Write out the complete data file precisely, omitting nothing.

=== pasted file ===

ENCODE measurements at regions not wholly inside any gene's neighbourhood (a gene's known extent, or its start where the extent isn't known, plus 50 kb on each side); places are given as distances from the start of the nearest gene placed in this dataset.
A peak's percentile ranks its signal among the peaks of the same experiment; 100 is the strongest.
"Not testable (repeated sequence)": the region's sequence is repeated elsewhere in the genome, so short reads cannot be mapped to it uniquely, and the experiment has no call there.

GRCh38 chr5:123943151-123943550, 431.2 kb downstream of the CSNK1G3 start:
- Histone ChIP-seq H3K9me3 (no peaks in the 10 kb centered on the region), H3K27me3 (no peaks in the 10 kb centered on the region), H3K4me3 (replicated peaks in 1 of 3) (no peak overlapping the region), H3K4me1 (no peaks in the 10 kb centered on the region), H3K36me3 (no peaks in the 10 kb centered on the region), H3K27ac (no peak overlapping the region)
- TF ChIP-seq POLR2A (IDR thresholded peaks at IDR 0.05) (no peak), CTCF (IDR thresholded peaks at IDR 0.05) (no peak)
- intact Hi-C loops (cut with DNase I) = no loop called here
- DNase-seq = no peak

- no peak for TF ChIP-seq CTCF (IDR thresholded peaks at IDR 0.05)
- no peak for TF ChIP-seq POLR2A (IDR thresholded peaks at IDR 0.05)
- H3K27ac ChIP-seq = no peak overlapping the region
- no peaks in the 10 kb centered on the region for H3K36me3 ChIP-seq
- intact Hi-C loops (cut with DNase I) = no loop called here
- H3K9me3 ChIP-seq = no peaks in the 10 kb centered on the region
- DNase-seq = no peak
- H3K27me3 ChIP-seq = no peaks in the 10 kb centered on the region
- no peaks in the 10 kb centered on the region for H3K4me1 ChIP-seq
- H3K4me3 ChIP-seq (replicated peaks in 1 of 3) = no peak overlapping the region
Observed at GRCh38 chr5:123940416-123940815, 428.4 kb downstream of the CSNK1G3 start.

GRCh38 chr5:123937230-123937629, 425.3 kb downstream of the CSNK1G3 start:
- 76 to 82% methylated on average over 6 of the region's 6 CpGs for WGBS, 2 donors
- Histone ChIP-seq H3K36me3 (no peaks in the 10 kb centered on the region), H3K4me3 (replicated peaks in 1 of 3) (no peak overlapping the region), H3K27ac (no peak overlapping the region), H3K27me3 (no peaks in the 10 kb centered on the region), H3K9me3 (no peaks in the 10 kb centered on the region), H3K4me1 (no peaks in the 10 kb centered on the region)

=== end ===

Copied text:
ENCODE measurements at regions not wholly inside any gene's neighbourhood (a gene's known extent, or its start where the extent isn't known, plus 50 kb on each side); places are given as distances from the start of the nearest gene placed in this dataset.
A peak's percentile ranks its signal among the peaks of the same experiment; 100 is the strongest.
"Not testable (repeated sequence)": the region's sequence is repeated elsewhere in the genome, so short reads cannot be mapped to it uniquely, and the experiment has no call there.

GRCh38 chr5:123943151-123943550, 431.2 kb downstream of the CSNK1G3 start:
- Histone ChIP-seq H3K9me3 (no peaks in the 10 kb centered on the region), H3K27me3 (no peaks in the 10 kb centered on the region), H3K4me3 (replicated peaks in 1 of 3) (no peak overlapping the region), H3K4me1 (no peaks in the 10 kb centered on the region), H3K36me3 (no peaks in the 10 kb centered on the region), H3K27ac (no peak overlapping the region)
- TF ChIP-seq POLR2A (IDR thresholded peaks at IDR 0.05) (no peak), CTCF (IDR thresholded peaks at IDR 0.05) (no peak)
- intact Hi-C loops (cut with DNase I) = no loop called here
- DNase-seq = no peak

- no peak for TF ChIP-seq CTCF (IDR thresholded peaks at IDR 0.05)
- no peak for TF ChIP-seq POLR2A (IDR thresholded peaks at IDR 0.05)
- H3K27ac ChIP-seq = no peak overlapping the region
- no peaks in the 10 kb centered on the region for H3K36me3 ChIP-seq
- intact Hi-C loops (cut with DNase I) = no loop called here
- H3K9me3 ChIP-seq = no peaks in the 10 kb centered on the region
- DNase-seq = no peak
- H3K27me3 ChIP-seq = no peaks in the 10 kb centered on the region
- no peaks in the 10 kb centered on the region for H3K4me1 ChIP-seq
- H3K4me3 ChIP-seq (replicated peaks in 1 of 3) = no peak overlapping the region
Observed at GRCh38 chr5:123940416-123940815, 428.4 kb downstream of the CSNK1G3 start.

GRCh38 chr5:123937230-123937629, 425.3 kb downstream of the CSNK1G3 start:
- 76 to 82% methylated on average over 6 of the region's 6 CpGs for WGBS, 2 donors
- Histone ChIP-seq H3K36me3 (no peaks in the 10 kb centered on the region), H3K4me3 (replicated peaks in 1 of 3) (no peak overlapping the region), H3K27ac (no peak overlapping the region), H3K27me3 (no peaks in the 10 kb centered on the region), H3K9me3 (no peaks in the 10 kb centered on the region), H3K4me1 (no peaks in the 10 kb centered on the region)